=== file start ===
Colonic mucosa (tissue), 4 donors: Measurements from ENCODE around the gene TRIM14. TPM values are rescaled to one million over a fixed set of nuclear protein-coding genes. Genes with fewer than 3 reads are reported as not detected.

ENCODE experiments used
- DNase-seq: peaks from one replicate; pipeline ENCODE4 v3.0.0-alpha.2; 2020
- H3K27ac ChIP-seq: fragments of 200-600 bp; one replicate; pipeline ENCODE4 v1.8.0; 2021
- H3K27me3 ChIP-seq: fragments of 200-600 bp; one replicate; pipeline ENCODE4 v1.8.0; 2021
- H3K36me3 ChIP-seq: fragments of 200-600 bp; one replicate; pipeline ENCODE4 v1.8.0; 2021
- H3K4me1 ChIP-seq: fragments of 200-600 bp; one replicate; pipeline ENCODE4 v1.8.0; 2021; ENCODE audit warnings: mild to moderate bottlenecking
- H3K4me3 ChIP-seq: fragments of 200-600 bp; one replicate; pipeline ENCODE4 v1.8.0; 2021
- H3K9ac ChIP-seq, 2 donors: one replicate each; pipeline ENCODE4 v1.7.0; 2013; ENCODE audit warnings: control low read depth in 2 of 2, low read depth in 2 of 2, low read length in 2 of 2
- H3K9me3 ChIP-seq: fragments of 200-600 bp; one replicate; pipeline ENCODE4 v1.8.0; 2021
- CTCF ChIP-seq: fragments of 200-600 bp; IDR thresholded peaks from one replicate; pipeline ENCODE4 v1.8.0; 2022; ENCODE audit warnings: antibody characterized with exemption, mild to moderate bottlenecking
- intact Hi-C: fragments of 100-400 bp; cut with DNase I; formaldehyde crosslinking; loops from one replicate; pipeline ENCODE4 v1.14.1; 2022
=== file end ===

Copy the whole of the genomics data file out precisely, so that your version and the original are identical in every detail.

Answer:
Colonic mucosa (tissue), 4 donors: Measurements from ENCODE around the gene TRIM14. TPM values are rescaled to one million over a fixed set of nuclear protein-coding genes. Genes with fewer than 3 reads are reported as not detected.

ENCODE experiments used
- DNase-seq: peaks from one replicate; pipeline ENCODE4 v3.0.0-alpha.2; 2020
- H3K27ac ChIP-seq: fragments of 200-600 bp; one replicate; pipeline ENCODE4 v1.8.0; 2021
- H3K27me3 ChIP-seq: fragments of 200-600 bp; one replicate; pipeline ENCODE4 v1.8.0; 2021
- H3K36me3 ChIP-seq: fragments of 200-600 bp; one replicate; pipeline ENCODE4 v1.8.0; 2021
- H3K4me1 ChIP-seq: fragments of 200-600 bp; one replicate; pipeline ENCODE4 v1.8.0; 2021; ENCODE audit warnings: mild to moderate bottlenecking
- H3K4me3 ChIP-seq: fragments of 200-600 bp; one replicate; pipeline ENCODE4 v1.8.0; 2021
- H3K9ac ChIP-seq, 2 donors: one replicate each; pipeline ENCODE4 v1.7.0; 2013; ENCODE audit warnings: control low read depth in 2 of 2, low read depth in 2 of 2, low read length in 2 of 2
- H3K9me3 ChIP-seq: fragments of 200-600 bp; one replicate; pipeline ENCODE4 v1.8.0; 2021
- CTCF ChIP-seq: fragments of 200-600 bp; IDR thresholded peaks from one replicate; pipeline ENCODE4 v1.8.0; 2022; ENCODE audit warnings: antibody characterized with exemption, mild to moderate bottlenecking
- intact Hi-C: fragments of 100-400 bp; cut with DNase I; formaldehyde crosslinking; loops from one replicate; pipeline ENCODE4 v1.14.1; 2022